When parent cells divide is the DNA that is passed onto the daughter cells changed?

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Parent cells replicate using a process called mitosis.  The purpose of mitosis is to replicate and separate the chromosomes, which contain the DNA, into separate nuclei for the daughter cells.  Normally, this process occurs unhindered, passing exact copies of the chromosomes and thus, the DNA, down to the daughter cells. ...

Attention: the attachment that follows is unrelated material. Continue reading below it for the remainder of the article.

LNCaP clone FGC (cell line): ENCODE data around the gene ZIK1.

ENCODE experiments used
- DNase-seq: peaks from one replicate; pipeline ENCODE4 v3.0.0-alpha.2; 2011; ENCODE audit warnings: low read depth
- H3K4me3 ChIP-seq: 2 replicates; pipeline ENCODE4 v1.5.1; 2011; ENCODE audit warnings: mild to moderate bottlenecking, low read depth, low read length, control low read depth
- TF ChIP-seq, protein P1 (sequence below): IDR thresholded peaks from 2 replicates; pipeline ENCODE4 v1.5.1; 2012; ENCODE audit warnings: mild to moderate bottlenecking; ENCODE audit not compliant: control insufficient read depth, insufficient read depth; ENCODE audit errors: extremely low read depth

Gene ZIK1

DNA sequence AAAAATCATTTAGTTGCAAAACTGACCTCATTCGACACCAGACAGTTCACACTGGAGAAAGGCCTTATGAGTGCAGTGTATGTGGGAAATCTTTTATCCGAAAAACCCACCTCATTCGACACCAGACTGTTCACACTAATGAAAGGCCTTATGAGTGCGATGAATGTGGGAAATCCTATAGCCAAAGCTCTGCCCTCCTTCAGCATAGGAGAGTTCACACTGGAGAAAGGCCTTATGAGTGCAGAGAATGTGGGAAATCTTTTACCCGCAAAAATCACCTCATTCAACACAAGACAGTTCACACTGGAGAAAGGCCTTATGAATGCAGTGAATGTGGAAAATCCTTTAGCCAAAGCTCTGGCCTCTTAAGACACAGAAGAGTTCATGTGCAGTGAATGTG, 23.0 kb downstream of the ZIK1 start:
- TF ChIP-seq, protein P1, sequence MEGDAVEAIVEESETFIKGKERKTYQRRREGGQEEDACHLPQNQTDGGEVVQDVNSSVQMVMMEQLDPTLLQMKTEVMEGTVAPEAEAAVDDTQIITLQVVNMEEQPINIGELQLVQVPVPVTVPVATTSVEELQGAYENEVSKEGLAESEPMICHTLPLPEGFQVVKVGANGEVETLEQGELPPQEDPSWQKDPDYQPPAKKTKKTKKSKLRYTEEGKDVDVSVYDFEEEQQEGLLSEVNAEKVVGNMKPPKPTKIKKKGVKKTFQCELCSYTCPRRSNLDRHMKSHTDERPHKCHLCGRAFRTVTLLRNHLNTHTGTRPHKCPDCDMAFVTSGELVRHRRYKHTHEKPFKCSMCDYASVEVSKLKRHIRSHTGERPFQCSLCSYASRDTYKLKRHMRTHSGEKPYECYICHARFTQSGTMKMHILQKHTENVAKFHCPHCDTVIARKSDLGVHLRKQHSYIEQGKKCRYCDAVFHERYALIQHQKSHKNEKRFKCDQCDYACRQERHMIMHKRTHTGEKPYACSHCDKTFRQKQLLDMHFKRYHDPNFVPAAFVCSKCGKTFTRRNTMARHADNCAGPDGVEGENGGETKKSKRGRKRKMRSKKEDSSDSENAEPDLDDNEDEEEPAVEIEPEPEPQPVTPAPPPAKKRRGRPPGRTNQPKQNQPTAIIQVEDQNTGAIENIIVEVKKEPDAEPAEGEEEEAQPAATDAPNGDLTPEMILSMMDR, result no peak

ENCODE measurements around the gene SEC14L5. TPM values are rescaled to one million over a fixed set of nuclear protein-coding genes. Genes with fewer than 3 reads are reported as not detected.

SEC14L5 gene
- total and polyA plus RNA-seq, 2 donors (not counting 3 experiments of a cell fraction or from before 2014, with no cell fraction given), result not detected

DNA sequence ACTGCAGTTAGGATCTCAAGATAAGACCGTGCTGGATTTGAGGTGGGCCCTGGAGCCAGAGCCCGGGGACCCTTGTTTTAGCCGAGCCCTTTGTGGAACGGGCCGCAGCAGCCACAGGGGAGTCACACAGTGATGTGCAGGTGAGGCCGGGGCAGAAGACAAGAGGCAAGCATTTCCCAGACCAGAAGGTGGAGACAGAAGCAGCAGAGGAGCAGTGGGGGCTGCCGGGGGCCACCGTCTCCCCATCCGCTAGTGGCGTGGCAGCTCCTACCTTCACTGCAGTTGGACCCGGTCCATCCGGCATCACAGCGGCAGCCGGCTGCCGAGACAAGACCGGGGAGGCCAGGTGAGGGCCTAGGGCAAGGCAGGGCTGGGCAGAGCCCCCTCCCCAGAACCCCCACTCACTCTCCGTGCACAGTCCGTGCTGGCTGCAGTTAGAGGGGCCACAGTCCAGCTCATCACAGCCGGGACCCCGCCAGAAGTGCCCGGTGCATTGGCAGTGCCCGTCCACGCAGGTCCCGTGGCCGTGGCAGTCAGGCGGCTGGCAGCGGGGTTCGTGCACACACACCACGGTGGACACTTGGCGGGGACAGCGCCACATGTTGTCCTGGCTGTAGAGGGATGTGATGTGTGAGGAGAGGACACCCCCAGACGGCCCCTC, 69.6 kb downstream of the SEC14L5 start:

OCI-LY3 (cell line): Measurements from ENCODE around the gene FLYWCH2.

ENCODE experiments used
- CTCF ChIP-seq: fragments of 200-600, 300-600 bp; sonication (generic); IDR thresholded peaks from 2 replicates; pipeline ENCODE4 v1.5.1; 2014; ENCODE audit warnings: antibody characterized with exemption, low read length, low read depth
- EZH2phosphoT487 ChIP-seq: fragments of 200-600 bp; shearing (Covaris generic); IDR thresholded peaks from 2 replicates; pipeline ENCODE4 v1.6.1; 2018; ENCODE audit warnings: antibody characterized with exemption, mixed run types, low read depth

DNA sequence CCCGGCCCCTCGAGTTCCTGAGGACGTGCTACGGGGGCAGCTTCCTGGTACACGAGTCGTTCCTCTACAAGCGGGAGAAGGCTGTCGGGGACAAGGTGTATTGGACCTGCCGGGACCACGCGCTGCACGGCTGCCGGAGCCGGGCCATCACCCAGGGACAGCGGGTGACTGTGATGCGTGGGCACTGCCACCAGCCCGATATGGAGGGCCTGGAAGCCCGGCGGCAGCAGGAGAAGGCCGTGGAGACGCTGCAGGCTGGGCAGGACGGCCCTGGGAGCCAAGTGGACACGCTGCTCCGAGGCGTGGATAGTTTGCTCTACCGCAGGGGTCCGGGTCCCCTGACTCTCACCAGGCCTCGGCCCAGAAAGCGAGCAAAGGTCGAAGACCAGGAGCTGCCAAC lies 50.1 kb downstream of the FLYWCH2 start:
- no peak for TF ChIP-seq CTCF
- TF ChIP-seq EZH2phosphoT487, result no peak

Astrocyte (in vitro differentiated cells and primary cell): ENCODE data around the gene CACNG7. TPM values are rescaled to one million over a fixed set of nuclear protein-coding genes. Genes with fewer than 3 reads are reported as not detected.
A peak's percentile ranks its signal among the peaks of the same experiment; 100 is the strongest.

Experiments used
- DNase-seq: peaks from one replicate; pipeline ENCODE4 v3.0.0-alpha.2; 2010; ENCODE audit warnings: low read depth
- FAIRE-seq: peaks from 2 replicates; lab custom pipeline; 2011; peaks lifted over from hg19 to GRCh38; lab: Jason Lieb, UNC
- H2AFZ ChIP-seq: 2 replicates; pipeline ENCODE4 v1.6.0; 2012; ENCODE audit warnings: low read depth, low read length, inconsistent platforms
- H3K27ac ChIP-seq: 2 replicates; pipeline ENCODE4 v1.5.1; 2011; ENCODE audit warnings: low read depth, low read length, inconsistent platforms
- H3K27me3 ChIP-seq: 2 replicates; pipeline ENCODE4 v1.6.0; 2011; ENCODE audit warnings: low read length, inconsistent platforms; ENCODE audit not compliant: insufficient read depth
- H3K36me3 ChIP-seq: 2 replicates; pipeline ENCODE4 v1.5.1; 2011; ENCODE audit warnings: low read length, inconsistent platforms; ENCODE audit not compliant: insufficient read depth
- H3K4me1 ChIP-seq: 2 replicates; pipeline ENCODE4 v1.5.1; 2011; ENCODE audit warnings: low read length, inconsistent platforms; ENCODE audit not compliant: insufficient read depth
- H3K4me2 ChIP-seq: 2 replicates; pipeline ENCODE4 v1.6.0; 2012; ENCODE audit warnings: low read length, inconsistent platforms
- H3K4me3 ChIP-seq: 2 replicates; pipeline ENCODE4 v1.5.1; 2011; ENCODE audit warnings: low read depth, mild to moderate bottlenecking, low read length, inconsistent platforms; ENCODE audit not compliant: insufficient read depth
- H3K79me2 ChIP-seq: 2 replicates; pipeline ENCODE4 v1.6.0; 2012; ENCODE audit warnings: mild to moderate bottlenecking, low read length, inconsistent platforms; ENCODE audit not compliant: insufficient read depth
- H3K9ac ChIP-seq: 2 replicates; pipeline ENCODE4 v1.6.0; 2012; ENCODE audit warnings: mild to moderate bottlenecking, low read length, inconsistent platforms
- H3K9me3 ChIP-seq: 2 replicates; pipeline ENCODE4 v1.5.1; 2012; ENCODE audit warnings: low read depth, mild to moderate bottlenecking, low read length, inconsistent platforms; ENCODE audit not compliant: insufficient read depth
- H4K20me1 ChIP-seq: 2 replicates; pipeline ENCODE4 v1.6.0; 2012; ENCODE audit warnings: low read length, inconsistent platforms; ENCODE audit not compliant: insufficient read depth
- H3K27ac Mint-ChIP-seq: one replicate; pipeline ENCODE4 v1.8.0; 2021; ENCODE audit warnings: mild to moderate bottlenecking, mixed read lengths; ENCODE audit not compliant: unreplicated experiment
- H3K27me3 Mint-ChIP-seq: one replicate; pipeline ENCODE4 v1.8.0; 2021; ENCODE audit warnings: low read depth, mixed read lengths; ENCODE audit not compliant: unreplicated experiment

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Parent cells replicate using a process called mitosis.  The purpose of mitosis is to replicate and separate the chromosomes, which contain the DNA, into separate nuclei for the daughter cells.  Normally, this process occurs unhindered, passing exact copies of the chromosomes and thus, the DNA, down to the daughter cells.  Of course, mutations can and do occur, but they are not the norm.  Mutations are when the genetic code in the DNA is changed in some form.  There are three mutations that can occur, that will change the existing genetic code: insertion, deletion, or substitution.  In an insertion, one of the four existing bases that comprise the strand of DNA are inserted into the already existing genetic code.  In a deletion, one of the bases in the existing genetic code is removed.  In a substitution, one of the bases is removed, then replaced with one of the other three bases. 

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